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If you thought smoking, drinking alcohol and poor sleep habits were prime skin-damaging culprits, you wouldn’t be wrong. However, the biggest contributor to skin damage by far is the sun.
The warmth of the sun’s rays may feel good on your skin, but years of spending time outdoors or lounging in the sun inevitably take a toll. According to the Skin Cancer Foundation, the sun is responsible for approximately 90% of external aging. There are plenty of skin care products and treatments on the market that promise not only to repair skin but also to reverse sun damage.
Are these claims too good to be true? Is there a way to turn back the clock on sun-damaged skin? Dr. Curt Littler, a board-certified dermatologist with Sharp Rees-Stealy Medical Group, helps shed some light on the topic.
What causes sun damage?
To fully grasp sun damage — also referred to as photoaging — you need to understand what causes it: ultraviolet (UV) rays. The sunlight that reaches the earth has ultraviolet A (UVA) and ultraviolet B (UVB) rays. UVA and UVB rays differ from each other in two ways: the length of their wavelengths and how deeply they penetrate the layers of the skin.
These sun rays penetrate deep into the skin and are known to cause premature aging and wrinkles. They may also play a role in some skin cancers. Shorter-wavelength UVA rays can penetrate the skin’s inner layers and are far more prevalent, comprising about 95% of the UV radiation that reaches the earth’s surface.
The vast majority of UVB radiation is absorbed by the epidermis, or the outermost layer of the skin. UVB rays may not penetrate the skin as deeply as UVA, but they can wreak havoc on the top layers of the skin and are the main cause of sunburns and most skin cancers.
What damage can UV rays cause?
When ultraviolet (UV) light hits unprotected skin, it causes DNA changes at a cellular level that can lead to premature aging and skin cancer. It can also lead to changes in the skin’s texture and appearance. “Ultraviolet light causes damage to epidermal cells that can result in pink, scaly, rough areas on the skin known as actinic keratoses,” says Dr. Littler.
Repeated sun exposure breaks down the mesh of collagen fibers and slows production of elastin, resulting in fine lines and deeper wrinkles. “If there is enough sun damage, skin cancerous red bumps or pigmented bumps can occur,” he says.
So, is sun damage reversible?
After years of UV exposure, you may be left with some unwanted souvenirs. Common signs of sun damage include fine lines and wrinkles, dark spots, visible fine blood vessels and rough, uneven skin texture.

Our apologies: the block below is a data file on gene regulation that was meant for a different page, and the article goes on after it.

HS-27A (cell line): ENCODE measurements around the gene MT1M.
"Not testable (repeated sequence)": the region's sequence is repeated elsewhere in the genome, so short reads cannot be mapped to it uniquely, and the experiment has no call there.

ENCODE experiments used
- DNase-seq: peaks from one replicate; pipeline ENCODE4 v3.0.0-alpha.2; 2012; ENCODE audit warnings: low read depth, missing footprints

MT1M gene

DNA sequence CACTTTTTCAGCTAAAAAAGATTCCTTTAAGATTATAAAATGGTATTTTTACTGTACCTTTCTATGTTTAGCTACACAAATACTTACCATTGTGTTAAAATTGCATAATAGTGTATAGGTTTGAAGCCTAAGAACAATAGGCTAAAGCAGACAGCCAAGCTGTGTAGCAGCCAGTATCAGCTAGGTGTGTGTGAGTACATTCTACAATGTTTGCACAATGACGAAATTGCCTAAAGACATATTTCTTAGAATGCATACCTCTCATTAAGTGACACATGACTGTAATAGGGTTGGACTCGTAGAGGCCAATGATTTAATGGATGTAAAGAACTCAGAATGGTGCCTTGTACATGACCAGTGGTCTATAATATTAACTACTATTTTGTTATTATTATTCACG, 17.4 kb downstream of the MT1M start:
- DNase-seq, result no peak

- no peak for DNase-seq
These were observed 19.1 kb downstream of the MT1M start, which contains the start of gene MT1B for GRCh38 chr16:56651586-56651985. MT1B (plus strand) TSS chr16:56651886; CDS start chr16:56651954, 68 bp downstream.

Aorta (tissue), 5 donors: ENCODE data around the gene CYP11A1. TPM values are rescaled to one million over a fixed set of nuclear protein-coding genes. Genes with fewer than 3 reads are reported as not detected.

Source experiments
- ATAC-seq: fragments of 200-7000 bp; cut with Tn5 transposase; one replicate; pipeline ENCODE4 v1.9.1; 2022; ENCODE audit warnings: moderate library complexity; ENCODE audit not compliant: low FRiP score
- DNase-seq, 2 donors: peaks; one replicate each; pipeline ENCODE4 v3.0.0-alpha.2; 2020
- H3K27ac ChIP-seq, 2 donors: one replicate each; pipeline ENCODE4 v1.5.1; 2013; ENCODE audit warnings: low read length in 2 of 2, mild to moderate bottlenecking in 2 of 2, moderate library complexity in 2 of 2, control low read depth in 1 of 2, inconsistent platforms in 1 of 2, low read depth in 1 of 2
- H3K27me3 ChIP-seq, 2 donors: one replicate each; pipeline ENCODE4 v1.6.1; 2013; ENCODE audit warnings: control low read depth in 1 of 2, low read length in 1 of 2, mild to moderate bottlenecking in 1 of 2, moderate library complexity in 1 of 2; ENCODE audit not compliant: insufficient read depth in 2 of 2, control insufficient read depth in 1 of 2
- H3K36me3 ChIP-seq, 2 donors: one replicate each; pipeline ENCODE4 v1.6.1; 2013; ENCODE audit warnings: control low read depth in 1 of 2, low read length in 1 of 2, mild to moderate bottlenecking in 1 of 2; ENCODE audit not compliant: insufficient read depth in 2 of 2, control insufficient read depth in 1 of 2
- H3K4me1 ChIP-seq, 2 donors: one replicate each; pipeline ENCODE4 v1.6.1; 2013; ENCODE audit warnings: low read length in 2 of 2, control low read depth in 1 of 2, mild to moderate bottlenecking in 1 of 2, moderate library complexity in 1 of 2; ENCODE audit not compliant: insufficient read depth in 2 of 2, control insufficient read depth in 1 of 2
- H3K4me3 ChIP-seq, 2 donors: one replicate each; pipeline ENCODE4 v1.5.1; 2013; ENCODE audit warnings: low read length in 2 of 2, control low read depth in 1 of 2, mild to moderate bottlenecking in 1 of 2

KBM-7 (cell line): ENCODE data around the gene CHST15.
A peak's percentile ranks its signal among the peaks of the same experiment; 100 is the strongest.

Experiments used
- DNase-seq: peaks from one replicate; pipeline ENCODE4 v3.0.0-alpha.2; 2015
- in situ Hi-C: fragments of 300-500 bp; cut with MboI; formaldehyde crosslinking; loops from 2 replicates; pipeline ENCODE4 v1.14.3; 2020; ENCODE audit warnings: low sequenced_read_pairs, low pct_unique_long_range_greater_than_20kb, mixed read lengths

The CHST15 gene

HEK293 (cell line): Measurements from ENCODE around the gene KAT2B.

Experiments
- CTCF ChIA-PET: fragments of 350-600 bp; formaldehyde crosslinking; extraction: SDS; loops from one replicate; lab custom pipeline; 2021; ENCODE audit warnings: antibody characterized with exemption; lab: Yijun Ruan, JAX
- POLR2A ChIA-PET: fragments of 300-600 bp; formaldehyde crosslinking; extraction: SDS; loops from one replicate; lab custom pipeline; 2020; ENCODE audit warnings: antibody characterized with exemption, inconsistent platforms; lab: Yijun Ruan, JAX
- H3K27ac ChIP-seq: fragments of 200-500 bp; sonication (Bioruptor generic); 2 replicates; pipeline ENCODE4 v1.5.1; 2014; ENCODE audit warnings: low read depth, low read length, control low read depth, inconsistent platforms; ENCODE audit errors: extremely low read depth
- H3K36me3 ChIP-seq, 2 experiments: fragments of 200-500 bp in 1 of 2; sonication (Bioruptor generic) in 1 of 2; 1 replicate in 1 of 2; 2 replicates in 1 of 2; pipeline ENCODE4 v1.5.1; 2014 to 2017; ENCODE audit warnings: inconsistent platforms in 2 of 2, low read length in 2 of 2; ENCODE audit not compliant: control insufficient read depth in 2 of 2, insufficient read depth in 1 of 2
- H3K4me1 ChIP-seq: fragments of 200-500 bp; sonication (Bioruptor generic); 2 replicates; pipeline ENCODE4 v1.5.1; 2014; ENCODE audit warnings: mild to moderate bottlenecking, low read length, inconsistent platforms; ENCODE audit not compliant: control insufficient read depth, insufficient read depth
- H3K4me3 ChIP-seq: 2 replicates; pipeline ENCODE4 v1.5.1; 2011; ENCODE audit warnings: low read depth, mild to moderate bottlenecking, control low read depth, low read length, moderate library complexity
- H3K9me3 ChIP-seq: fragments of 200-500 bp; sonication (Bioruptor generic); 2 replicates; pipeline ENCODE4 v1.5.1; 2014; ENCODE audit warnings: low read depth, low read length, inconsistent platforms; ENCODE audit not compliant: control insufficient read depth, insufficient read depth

“Sun damage is reversible to some extent, but you can’t completely undo the changes to your skin,” Dr. Littler says.
A few products and treatments may help improve sun damaged skin:
Topical retinoids can help improve the appearance of surface wrinkles, fine lines and dark spots. Tretinoin, commonly known by its brand name Retin-A, is a prescription-strength retinoid that can help with the production of new collagen and elastin, Dr. Littler says. The over-the-counter option is retinol, which comes in a variety of concentrations and formulations. Both are derived from vitamin A and promote faster skin cell turnover.
There are several in-office laser treatments that can improve sun-damaged skin. Photodynamic therapy (PDT) is a treatment that uses blue light exposure to activate a topical drug. Though there may be some cosmetic benefits, PDT is a treatment that targets precancerous skin cells. “PDT can help to reduce epidermal damage and treat precancerous lesions,” Dr. Littler says.
Chemical peels remove the outer layer of old skin with a chemical solution. The outer layer of skin is shed and reveals a new layer of skin underneath. An in-office chemical peel treatment can reduce dark spots, diminish the appearance of wrinkles, and improve discoloration and skin texture.
Preventing sun damage is easier than reversing it. The best way to protect your skin is to build sun protection habits into your daily routine as early in life as possible. Dr. Littler recommends using a broad-spectrum sunscreen with an SPF of 30 or higher daily.
The Sharp Health News Team are content authors who write and produce stories about Sharp HealthCare and its hospitals, clinics, medical groups and health plan.
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